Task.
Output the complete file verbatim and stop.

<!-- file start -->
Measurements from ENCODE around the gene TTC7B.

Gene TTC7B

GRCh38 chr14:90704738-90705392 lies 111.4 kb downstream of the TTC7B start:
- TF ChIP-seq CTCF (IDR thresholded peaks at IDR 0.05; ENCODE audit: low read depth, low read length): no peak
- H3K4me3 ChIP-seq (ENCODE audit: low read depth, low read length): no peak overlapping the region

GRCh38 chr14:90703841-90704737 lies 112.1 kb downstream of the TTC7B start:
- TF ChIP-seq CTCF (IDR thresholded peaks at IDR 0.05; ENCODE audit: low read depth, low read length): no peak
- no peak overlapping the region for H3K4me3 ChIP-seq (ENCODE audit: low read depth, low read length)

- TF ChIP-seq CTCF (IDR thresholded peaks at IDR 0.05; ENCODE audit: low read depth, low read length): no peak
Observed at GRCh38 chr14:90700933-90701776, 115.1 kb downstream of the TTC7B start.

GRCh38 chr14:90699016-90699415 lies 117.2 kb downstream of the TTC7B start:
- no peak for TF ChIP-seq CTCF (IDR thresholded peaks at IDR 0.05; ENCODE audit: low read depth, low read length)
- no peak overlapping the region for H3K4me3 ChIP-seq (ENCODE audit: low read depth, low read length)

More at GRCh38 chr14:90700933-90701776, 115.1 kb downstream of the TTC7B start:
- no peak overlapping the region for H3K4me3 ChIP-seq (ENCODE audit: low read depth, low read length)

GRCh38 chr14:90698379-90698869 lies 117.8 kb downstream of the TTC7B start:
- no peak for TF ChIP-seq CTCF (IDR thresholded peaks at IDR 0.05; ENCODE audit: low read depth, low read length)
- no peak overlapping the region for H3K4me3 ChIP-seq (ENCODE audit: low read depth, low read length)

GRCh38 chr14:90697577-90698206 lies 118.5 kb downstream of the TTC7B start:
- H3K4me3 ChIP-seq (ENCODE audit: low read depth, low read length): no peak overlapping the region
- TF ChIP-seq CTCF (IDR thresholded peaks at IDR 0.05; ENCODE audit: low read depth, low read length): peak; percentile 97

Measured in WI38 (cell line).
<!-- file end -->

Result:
Measurements from ENCODE around the gene TTC7B.

Gene TTC7B

GRCh38 chr14:90704738-90705392 lies 111.4 kb downstream of the TTC7B start:
- TF ChIP-seq CTCF (IDR thresholded peaks at IDR 0.05; ENCODE audit: low read depth, low read length): no peak
- H3K4me3 ChIP-seq (ENCODE audit: low read depth, low read length): no peak overlapping the region

GRCh38 chr14:90703841-90704737 lies 112.1 kb downstream of the TTC7B start:
- TF ChIP-seq CTCF (IDR thresholded peaks at IDR 0.05; ENCODE audit: low read depth, low read length): no peak
- no peak overlapping the region for H3K4me3 ChIP-seq (ENCODE audit: low read depth, low read length)

- TF ChIP-seq CTCF (IDR thresholded peaks at IDR 0.05; ENCODE audit: low read depth, low read length): no peak
Observed at GRCh38 chr14:90700933-90701776, 115.1 kb downstream of the TTC7B start.

GRCh38 chr14:90699016-90699415 lies 117.2 kb downstream of the TTC7B start:
- no peak for TF ChIP-seq CTCF (IDR thresholded peaks at IDR 0.05; ENCODE audit: low read depth, low read length)
- no peak overlapping the region for H3K4me3 ChIP-seq (ENCODE audit: low read depth, low read length)

More at GRCh38 chr14:90700933-90701776, 115.1 kb downstream of the TTC7B start:
- no peak overlapping the region for H3K4me3 ChIP-seq (ENCODE audit: low read depth, low read length)

GRCh38 chr14:90698379-90698869 lies 117.8 kb downstream of the TTC7B start:
- no peak for TF ChIP-seq CTCF (IDR thresholded peaks at IDR 0.05; ENCODE audit: low read depth, low read length)
- no peak overlapping the region for H3K4me3 ChIP-seq (ENCODE audit: low read depth, low read length)

GRCh38 chr14:90697577-90698206 lies 118.5 kb downstream of the TTC7B start:
- H3K4me3 ChIP-seq (ENCODE audit: low read depth, low read length): no peak overlapping the region
- TF ChIP-seq CTCF (IDR thresholded peaks at IDR 0.05; ENCODE audit: low read depth, low read length): peak; percentile 97

Measured in WI38 (cell line).